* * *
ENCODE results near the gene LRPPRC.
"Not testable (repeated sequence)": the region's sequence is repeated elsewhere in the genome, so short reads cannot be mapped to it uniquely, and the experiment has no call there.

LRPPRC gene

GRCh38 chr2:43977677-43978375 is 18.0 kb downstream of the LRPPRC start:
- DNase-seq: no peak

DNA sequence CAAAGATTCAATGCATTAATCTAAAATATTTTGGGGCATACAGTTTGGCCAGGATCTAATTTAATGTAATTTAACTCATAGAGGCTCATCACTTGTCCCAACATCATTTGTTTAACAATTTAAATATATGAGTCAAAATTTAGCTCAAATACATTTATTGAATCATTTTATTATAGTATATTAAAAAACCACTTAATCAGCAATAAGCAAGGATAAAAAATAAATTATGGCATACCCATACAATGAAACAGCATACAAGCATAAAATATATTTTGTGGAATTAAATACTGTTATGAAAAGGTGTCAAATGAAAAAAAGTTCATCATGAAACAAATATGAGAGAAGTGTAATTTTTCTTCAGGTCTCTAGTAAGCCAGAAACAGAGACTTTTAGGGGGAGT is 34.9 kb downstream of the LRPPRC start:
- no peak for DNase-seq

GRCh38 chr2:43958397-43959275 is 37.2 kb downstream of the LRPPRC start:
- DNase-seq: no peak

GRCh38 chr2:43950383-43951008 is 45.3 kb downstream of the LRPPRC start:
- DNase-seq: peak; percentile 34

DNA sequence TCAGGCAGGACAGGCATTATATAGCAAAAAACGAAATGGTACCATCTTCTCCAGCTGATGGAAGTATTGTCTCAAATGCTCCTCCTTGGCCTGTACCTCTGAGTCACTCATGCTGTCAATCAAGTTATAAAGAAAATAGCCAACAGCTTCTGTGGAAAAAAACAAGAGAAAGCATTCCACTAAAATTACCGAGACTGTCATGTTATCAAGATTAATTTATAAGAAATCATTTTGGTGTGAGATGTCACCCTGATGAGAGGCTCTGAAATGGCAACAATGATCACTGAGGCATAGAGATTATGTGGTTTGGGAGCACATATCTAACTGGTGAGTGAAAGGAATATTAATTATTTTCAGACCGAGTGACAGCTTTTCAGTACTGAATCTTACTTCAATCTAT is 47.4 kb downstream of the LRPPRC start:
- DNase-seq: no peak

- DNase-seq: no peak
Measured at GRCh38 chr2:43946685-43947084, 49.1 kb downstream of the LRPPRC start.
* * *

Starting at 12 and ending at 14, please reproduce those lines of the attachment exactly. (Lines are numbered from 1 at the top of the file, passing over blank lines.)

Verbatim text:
DNA sequence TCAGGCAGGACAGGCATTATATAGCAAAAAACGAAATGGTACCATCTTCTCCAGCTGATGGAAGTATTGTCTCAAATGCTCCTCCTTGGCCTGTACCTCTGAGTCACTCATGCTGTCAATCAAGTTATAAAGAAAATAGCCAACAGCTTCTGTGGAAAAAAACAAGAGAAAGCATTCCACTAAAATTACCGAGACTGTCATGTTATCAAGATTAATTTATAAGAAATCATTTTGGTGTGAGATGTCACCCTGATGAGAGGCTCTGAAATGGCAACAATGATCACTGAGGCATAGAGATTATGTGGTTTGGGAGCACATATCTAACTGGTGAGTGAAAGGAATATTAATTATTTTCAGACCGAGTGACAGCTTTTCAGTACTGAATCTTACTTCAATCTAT is 47.4 kb downstream of the LRPPRC start:
- DNase-seq: no peak

- DNase-seq: no peak